What does the Fed’s average inflation targeting mean for investors?
On the latest edition of Market Week in Review, Senior Portfolio Manager Megan Roach and Research Analyst Brian Yadao dig into the week's economic data, the annual Economic Policy Symposium from the U.S. Federal Reserve (the Fed) and a week of market optimism.
Expectation-beating economic data
Regarding economic data, Roach noted that it was mostly good news on the data front this week, observing that, in the U.S., new home sales and durable goods orders are showing that U.S. consumers are beating expectations. According to Roach, home purchases were up 36% in July over last year, and new car and truck purchases were strong as well. She said: "I think the view is that a lot of this is pent-up demand from when we were at the peak of lockdowns in the spring, but, certainly, low interest rates have also helped spur those larger purchases."
Overseas, the business climate index in the eurozone showed companies turning more optimistic on the economic recovery. In Germany specifically, the ifo Business Climate Index came in better than expected, at a reading close to its pre-virus levels. In China, industrial profits were reported to have increased by nearly 20% year-over-year, versus a reading of about 11% in June.
"I will say, on the less-stellar side, we did have some data in the U.S. on consumer confidence, which showed a notable drop in July," said Roach. "And we continue to have weekly jobless claims of about a million per week, and that's sort of plateaued over the last few weeks."
What is average inflation targeting?
Roach commented that the most anticipated event this week was the Federal Reserve's annual Economic Policy Symposium, which was held virtually this year, where Chairman Jerome Powell previewed their monetary policy framework review. Roach said: "This is basically the big strategic review that, frankly, economists and market participants have been talking about for months."
Roach stated that the expectation going into the week was that Fed Chairman Jerome Powell would lay the groundwork for the Fed to launch what is called average inflation targeting, which is exactly what happened during his speech on Thursday morning. Roach explained it this way: "Instead of raising interest rates as soon as inflation hits 2%, the Fed will allow periods of overshooting the 2% level to make up for past undershoots. This equates to a more dovish policy of lower interest rates for longer over an economic cycle. For this expansion specifically, it reinforces what the markets are already pricing in, which is for the Fed to remain at its zero-interest-rate policy through roughly 2024." Roach added: "I would say a benefit of this for the real economy is that this change in policy would likely allow labour market gains to run more broadly and employment eventually to be higher. And that should lead to higher wage growth before short-term rate are raised by the Fed in the future."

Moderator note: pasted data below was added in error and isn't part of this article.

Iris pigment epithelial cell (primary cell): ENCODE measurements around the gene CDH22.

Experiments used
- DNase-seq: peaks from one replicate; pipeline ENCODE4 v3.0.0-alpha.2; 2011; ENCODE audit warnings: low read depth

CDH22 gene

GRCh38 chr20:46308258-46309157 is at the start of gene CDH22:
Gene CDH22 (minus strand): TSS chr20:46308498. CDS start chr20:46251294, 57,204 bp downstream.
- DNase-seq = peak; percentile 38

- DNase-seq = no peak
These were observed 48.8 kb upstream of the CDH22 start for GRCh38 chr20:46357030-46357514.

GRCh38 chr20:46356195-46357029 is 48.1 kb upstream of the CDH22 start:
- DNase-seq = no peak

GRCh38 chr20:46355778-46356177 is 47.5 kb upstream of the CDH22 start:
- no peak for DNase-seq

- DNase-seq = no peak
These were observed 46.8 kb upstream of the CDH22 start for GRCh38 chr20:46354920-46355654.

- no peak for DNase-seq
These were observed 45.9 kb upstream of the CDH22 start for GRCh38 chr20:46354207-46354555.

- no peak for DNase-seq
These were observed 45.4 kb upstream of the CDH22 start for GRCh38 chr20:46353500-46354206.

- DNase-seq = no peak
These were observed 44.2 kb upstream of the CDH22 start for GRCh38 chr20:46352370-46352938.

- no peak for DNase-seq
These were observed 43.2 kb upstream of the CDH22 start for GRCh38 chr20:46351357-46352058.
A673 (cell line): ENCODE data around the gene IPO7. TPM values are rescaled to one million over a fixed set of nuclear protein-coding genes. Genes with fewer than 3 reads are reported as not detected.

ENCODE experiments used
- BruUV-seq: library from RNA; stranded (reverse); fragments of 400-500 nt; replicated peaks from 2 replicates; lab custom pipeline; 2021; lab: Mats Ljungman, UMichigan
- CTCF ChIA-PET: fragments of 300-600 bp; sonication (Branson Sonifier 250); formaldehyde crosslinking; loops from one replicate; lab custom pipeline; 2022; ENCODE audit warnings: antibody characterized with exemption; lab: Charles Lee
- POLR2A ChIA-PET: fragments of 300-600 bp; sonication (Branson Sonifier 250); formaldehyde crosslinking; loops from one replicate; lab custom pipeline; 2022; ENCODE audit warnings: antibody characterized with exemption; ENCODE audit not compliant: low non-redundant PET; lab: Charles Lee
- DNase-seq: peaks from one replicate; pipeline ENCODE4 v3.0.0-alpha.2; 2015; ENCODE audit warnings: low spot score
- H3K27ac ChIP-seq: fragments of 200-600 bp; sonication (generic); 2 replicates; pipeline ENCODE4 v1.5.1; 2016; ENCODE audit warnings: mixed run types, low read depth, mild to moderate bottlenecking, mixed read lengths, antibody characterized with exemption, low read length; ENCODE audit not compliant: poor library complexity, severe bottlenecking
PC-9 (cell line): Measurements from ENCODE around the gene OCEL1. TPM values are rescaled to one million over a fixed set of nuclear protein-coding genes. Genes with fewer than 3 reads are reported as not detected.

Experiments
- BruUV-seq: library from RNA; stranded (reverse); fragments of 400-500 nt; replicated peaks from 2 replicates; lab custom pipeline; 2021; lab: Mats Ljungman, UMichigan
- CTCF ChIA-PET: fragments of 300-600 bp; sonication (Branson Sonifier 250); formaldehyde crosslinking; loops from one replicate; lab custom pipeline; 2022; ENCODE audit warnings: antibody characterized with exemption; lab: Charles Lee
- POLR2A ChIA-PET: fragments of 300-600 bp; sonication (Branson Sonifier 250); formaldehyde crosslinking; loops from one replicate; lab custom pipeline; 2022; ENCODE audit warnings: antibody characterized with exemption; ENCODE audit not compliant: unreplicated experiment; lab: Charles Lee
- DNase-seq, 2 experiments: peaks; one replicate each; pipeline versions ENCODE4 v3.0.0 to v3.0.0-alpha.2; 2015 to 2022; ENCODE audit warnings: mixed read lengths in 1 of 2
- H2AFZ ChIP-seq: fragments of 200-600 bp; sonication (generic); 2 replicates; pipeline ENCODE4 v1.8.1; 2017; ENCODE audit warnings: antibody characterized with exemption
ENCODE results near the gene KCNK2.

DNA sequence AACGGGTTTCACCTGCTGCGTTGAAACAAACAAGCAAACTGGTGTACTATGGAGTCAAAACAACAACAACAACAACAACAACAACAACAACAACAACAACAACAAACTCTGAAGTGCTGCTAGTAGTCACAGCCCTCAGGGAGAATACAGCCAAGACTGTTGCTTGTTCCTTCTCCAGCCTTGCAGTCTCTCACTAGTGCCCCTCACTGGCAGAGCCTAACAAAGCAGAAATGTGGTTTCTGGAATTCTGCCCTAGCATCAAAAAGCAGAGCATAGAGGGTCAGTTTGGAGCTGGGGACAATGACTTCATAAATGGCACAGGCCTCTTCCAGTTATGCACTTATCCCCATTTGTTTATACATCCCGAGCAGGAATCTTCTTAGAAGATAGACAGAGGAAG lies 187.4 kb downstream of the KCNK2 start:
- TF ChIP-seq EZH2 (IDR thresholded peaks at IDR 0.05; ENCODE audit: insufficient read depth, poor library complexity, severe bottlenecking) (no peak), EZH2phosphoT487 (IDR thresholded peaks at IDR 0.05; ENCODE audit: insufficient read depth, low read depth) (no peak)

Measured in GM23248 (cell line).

Investors building on the optimism
So how did markets react to all these developments? Roach said, "Between what the Fed's doing, hopes for more fiscal stimulus, positive headlines this week on COVID vaccine and treatment developments and potential progress on the China/U.S. phase-one trade deal, investors have certainly built on the optimism that's come in the third quarter." While the Fed's average inflation policy was very well telegraphed to the market ahead of time, yields on the 10-year Treasury did jump quite a bit on August 27, to about a quarter of a percent. Roach also noted that the yield curve steepened to its highest level in about two months, which mostly benefited the banking and real estate sectors. Roach said: "The view is that higher inflation and positive vaccine news could lift this 10-year rate modestly to just under 1% over the next 12 months."
Finally, Roach noted that markets are up about two-and-a-half percent this week, led by U.S. stocks. The S&P 500® has closed at an all-time high for the past six consecutive sessions and that index is now up by about 56% from its March lows. "While this may sound extreme," said Roach, "our view is that given the positive cyclical signals we're continuing to see play out, we remain in a neutral risk range for equities-versus fixed income and would need to hit notably higher signals, indicating a level of euphoria, before advocating for a risk-off or more defensive positioning in stocks."